<script type="text/javascript" src="/app.js"></script></body>
</html>

Yet a browser’s Inspect tool would show the dynamically generated markup:

Screenshot of a browser with the Eco Web Hosting website and the code inspector open, showing the content.

All’s well that ends well, right? The browser runs the JavaScript, the JavaScript constructs the view and the user is shown that view. What’s the problem? Well…

Most search engines don’t run JavaScript

Moz.com did some research in 2017 to see which search engines correctly index JavaScript, and found that just Google and Ask did. At the time of writing, this was the most recent evidence I could find. Bing does index synchronous JavaScript, but it does not wait for asynchronous JavaScript to finish loading.

It’s tempting to discount users of other search engines, ‘cause everyone uses Google now anyway, right? And what kind of maniac uses Bing, anyway? Unfathomable though it is, it seems that people do actually use other search engines. StatCounter reported that in the second half of last year, Google had 92.65% of the global search engine market share. 92.65% is a high number, but 100% it is not.

Screenshot of StatCounter Global Stats bar chart on Search Engine Market Share

Since Ask would appear to be included in “Other” in this graph, I’m going to round down the “not Google or Ask” share to an estimated 7%.

That’s 7% of your potential customers who will never see your beautifully crafted new site, let alone convert into sales. So yeah. Looks like we can’t neglect other search engines. Not even Bing.

Two ways of indexing dynamic pages

What’s the answer then? There are two common solutions to this problem. Both involve rendering the site before it is served from the server. One is Server-Side Rendering (SSR) and the other is prerendering.

On server-side rendered sites, the HTML is rendered (you guessed it) on the server and sent back to the client. This general idea is much the same as a PHP site assembling the HTML to serve, only it’s the JavaScript that does it. But once the site has loaded to the browser once, further navigation changes are made client-side.

SSR, therefore, allows a speedier first load, with search engines reading the requested content as if it were a static page. Dynamic data is readied in advance, so the site retains the reusability and snappier user experience that SPAs have after the first load completes.

But it can be a bit of work to implement, and also be overkill if dynamic data doesn’t need to be prepared in advance for a particular route in a Single Page App.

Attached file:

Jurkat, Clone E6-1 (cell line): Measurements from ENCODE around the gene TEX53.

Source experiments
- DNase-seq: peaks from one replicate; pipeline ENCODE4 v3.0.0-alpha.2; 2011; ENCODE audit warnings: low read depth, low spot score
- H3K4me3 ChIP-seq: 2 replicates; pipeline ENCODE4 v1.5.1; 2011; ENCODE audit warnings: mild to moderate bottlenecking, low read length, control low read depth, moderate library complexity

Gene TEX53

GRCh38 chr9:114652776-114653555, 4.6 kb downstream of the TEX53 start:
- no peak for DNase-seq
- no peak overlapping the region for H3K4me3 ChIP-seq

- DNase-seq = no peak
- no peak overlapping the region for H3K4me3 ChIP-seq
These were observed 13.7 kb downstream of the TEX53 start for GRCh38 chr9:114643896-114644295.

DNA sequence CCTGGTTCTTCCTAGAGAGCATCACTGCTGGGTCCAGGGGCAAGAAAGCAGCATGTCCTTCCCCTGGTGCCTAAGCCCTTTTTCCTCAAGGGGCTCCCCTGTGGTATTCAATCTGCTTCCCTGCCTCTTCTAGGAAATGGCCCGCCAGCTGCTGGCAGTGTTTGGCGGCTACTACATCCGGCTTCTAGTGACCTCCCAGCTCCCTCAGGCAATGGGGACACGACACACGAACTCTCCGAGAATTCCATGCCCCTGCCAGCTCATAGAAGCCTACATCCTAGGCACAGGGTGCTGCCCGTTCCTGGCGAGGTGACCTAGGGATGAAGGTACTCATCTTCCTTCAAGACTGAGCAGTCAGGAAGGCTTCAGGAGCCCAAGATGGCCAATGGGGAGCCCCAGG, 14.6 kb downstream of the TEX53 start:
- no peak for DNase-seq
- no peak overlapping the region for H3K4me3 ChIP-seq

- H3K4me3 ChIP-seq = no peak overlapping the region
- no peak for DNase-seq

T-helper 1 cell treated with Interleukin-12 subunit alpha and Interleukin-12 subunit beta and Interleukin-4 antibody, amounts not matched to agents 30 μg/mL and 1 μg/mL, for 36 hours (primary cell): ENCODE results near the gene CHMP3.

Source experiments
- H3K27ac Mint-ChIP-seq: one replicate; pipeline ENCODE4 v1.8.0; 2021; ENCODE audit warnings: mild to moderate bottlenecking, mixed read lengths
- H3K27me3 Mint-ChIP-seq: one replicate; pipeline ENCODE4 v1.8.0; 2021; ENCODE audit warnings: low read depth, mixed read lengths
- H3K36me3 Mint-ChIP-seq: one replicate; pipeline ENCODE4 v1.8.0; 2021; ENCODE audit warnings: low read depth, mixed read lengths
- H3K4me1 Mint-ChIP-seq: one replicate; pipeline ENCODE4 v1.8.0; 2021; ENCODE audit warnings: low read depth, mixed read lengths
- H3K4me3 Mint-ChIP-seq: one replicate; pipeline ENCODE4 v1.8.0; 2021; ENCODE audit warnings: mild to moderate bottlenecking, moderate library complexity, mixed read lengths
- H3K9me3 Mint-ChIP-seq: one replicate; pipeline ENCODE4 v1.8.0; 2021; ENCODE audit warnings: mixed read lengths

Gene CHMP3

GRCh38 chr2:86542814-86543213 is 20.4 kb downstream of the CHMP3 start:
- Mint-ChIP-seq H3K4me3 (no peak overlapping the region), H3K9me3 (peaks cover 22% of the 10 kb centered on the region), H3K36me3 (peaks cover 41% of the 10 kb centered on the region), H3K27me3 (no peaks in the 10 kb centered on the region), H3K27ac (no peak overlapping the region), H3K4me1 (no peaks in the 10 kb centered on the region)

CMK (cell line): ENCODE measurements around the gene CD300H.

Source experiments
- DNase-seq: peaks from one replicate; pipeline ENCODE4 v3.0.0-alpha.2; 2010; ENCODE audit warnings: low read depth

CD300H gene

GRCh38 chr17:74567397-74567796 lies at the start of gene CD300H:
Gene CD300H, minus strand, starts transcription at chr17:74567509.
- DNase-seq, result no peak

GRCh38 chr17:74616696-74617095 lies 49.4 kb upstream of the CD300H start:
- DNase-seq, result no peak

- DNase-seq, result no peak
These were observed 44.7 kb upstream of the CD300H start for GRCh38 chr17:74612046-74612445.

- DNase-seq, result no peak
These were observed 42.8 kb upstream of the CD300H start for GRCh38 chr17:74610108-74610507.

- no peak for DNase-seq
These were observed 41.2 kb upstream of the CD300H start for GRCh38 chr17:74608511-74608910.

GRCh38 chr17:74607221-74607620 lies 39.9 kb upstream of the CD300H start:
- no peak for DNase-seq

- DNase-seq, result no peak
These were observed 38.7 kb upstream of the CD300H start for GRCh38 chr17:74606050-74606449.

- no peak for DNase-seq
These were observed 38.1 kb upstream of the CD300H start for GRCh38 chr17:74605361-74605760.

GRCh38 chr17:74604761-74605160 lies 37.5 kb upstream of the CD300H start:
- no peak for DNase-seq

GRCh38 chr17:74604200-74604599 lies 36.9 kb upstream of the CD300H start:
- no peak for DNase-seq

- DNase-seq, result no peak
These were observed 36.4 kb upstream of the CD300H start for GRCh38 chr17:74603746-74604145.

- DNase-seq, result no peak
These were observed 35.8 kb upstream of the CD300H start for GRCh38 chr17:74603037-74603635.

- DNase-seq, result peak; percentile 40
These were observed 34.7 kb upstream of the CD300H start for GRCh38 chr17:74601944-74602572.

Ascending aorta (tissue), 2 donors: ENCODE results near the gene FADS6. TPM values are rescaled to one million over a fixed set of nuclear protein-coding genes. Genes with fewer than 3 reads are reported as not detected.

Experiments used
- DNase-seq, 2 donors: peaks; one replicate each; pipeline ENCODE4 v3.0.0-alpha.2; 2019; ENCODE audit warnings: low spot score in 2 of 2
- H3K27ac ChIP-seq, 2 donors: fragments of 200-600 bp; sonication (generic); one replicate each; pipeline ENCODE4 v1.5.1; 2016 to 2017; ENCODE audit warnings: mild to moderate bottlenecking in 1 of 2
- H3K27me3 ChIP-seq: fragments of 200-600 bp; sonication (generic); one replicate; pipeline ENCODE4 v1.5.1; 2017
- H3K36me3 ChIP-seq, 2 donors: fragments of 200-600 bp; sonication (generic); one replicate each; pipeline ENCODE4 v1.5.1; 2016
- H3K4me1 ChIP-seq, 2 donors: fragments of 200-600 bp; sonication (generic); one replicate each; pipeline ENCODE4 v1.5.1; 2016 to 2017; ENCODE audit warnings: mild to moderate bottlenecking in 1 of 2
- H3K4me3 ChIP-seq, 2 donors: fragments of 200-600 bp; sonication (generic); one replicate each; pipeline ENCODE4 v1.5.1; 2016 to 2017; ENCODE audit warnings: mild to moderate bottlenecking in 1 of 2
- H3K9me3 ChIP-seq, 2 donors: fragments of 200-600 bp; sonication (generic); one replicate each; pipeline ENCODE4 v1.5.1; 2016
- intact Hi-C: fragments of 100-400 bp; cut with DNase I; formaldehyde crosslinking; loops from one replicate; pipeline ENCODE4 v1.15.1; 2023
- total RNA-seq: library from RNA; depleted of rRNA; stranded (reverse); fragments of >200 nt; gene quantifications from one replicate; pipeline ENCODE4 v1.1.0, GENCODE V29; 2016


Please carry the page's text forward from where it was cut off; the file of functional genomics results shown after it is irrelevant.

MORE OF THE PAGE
Prerendering, on the other hand,  generates a static HTML page for each route of an SPA when the app is initially built, rather than whenever that route is requested.

This is easier to implement than SSR, and the static page is ready to be served whenever the page is requested, but it does also mean that there’s no ability to dynamically prepare markup in advance within the same route.

Since we would only have varying content that didn’t need to be dynamically prepared in advance, prerendering was our answer.

Prerendering one’s woes away

To our collective delight, it seemed prerendering was a problem for which many solutions had already been provided. Not being fans of reinventing the wheel for the sake of it, we were happy to go along with what the Vue.js documentation recommended — the prerender-spa-plugin.

Integrating it was to be a fairly simple task, in theory. It could be installed via npm and then configured via our Vue.js app’s Webpack configuration file. We just had to provide the site’s docroot directory and an array of the routes to prerender.

We got the prerenderer working, and all was good until we noticed something we could not ignore.

Curse of the mixed content warning

There was a blight in the browser console, and it was a mixed content warning.

Screenshot of the mixed content warning in the browser console.

Yet the element in question loaded just fine.

Screenshot of the Trustpilot widget that was causing the mixed content warning.

And the inspector showed it loading over https, just like the rest of the site:

<iframe 
style="position: relative; height: 240px; width: 100%; border-style: none; display: block; overflow: hidden;" scrolling="no" 
title="Customer reviews powered by Trustpilot" 
src="https://widget.trustpilot.com/trustboxes/54ad5defc6454f065c28af8b/index.html?templateId=54ad5defc6454f065c28af8b&amp;businessunitId=582d86750000ff000597a398#v-6df015a4=&amp;vD20690f8=&amp;tags=ewh-gc&amp;locale=en-GB&amp;styleHeight=240px&amp;styleWidth=100%25&amp;theme=light&amp;stars=5" 
frameborder="0">
</iframe>

The source told another story though:

<iframe 
frameborder="0" scrolling="no" title="Customer reviews powered by Trustpilot" loading="auto" 
src="http://widget.trustpilot.com/trustboxes/54ad5defc6454f065c28af8b/index.html?templateId=54ad5defc6454f065c28af8b&amp;businessunitId=582d86750000ff000597a398#v-6df015a4=&amp;vD20690f8=&amp;tags=ewh-gc&amp;locale=en-GB&amp;styleHeight=240px&amp;styleWidth=100%25&amp;theme=light&amp;stars=5" 
style="position: relative; height: 240px; width: 100%; border-style: none; display: block; overflow: hidden;">
</iframe>

The prerendered markup’s source URL for the widget was http, but once all the scripts on the page executed, the DOM was ‘hydrated’ with the correct https:// source URL.

Besides looking unprofessional to any console adventurers, as Chrome’s Lighthouse pointed out to us, it could incur an SEO penalty.

It seems that TrustPilot’s Trustbox widget script itself created the iframe element with a source relative to the protocol the site was being served on and that the prerenderer served the site over https on a local server during the build process.

To fix it, we had a few options, though some felt rather hacky (post-build search and replace), while others relied on the addition of an https-served prerender that there didn’t seem to be much appetite for from others on the original project.

I began to get ideas.

Next week: Andy gets into the details of how he built our own prerenderer, and the issues he faced.